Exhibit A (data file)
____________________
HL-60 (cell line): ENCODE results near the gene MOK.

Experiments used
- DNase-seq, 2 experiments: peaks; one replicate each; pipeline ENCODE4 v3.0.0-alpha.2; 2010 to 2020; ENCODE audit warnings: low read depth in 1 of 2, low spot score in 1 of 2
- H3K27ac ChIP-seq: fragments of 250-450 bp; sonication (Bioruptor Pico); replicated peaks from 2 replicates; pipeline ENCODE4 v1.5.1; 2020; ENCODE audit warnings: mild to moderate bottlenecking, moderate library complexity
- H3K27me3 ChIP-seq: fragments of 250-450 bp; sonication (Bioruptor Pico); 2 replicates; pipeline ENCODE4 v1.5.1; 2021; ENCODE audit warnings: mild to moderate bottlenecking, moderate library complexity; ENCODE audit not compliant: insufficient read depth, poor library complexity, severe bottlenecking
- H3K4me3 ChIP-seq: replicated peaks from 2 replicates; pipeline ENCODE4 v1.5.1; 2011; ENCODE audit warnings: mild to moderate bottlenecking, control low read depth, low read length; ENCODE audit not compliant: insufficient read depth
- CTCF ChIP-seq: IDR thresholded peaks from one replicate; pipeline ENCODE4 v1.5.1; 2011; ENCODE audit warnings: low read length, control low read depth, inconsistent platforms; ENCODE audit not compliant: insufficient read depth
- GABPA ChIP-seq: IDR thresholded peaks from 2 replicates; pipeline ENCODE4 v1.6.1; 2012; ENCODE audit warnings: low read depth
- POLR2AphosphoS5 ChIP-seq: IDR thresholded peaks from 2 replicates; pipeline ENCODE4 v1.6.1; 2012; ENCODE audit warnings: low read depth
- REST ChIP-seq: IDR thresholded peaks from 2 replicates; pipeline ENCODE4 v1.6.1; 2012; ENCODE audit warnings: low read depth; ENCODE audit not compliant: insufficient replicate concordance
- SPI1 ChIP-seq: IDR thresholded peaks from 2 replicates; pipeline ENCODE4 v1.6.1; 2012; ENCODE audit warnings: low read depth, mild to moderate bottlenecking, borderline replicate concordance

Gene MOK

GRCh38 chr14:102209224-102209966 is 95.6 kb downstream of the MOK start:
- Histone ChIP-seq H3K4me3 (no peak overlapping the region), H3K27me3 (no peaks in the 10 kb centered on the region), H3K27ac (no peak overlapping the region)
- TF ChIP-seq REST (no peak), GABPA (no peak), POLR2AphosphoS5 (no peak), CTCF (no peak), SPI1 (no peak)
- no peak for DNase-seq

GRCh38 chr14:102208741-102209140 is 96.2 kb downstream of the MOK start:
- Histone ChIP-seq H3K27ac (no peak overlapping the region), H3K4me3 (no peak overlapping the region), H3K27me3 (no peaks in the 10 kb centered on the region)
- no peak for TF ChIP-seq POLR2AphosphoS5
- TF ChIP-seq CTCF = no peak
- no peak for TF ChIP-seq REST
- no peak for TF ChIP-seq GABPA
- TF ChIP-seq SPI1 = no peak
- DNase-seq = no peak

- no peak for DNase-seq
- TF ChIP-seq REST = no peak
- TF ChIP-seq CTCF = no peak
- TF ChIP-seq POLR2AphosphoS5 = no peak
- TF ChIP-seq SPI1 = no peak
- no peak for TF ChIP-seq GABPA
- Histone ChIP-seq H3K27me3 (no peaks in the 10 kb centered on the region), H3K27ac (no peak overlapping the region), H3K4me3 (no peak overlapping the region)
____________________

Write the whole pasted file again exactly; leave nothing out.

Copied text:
HL-60 (cell line): ENCODE results near the gene MOK.

Experiments used
- DNase-seq, 2 experiments: peaks; one replicate each; pipeline ENCODE4 v3.0.0-alpha.2; 2010 to 2020; ENCODE audit warnings: low read depth in 1 of 2, low spot score in 1 of 2
- H3K27ac ChIP-seq: fragments of 250-450 bp; sonication (Bioruptor Pico); replicated peaks from 2 replicates; pipeline ENCODE4 v1.5.1; 2020; ENCODE audit warnings: mild to moderate bottlenecking, moderate library complexity
- H3K27me3 ChIP-seq: fragments of 250-450 bp; sonication (Bioruptor Pico); 2 replicates; pipeline ENCODE4 v1.5.1; 2021; ENCODE audit warnings: mild to moderate bottlenecking, moderate library complexity; ENCODE audit not compliant: insufficient read depth, poor library complexity, severe bottlenecking
- H3K4me3 ChIP-seq: replicated peaks from 2 replicates; pipeline ENCODE4 v1.5.1; 2011; ENCODE audit warnings: mild to moderate bottlenecking, control low read depth, low read length; ENCODE audit not compliant: insufficient read depth
- CTCF ChIP-seq: IDR thresholded peaks from one replicate; pipeline ENCODE4 v1.5.1; 2011; ENCODE audit warnings: low read length, control low read depth, inconsistent platforms; ENCODE audit not compliant: insufficient read depth
- GABPA ChIP-seq: IDR thresholded peaks from 2 replicates; pipeline ENCODE4 v1.6.1; 2012; ENCODE audit warnings: low read depth
- POLR2AphosphoS5 ChIP-seq: IDR thresholded peaks from 2 replicates; pipeline ENCODE4 v1.6.1; 2012; ENCODE audit warnings: low read depth
- REST ChIP-seq: IDR thresholded peaks from 2 replicates; pipeline ENCODE4 v1.6.1; 2012; ENCODE audit warnings: low read depth; ENCODE audit not compliant: insufficient replicate concordance
- SPI1 ChIP-seq: IDR thresholded peaks from 2 replicates; pipeline ENCODE4 v1.6.1; 2012; ENCODE audit warnings: low read depth, mild to moderate bottlenecking, borderline replicate concordance

Gene MOK

GRCh38 chr14:102209224-102209966 is 95.6 kb downstream of the MOK start:
- Histone ChIP-seq H3K4me3 (no peak overlapping the region), H3K27me3 (no peaks in the 10 kb centered on the region), H3K27ac (no peak overlapping the region)
- TF ChIP-seq REST (no peak), GABPA (no peak), POLR2AphosphoS5 (no peak), CTCF (no peak), SPI1 (no peak)
- no peak for DNase-seq

GRCh38 chr14:102208741-102209140 is 96.2 kb downstream of the MOK start:
- Histone ChIP-seq H3K27ac (no peak overlapping the region), H3K4me3 (no peak overlapping the region), H3K27me3 (no peaks in the 10 kb centered on the region)
- no peak for TF ChIP-seq POLR2AphosphoS5
- TF ChIP-seq CTCF = no peak
- no peak for TF ChIP-seq REST
- no peak for TF ChIP-seq GABPA
- TF ChIP-seq SPI1 = no peak
- DNase-seq = no peak

- no peak for DNase-seq
- TF ChIP-seq REST = no peak
- TF ChIP-seq CTCF = no peak
- TF ChIP-seq POLR2AphosphoS5 = no peak
- TF ChIP-seq SPI1 = no peak
- no peak for TF ChIP-seq GABPA
- Histone ChIP-seq H3K27me3 (no peaks in the 10 kb centered on the region), H3K27ac (no peak overlapping the region), H3K4me3 (no peak overlapping the region)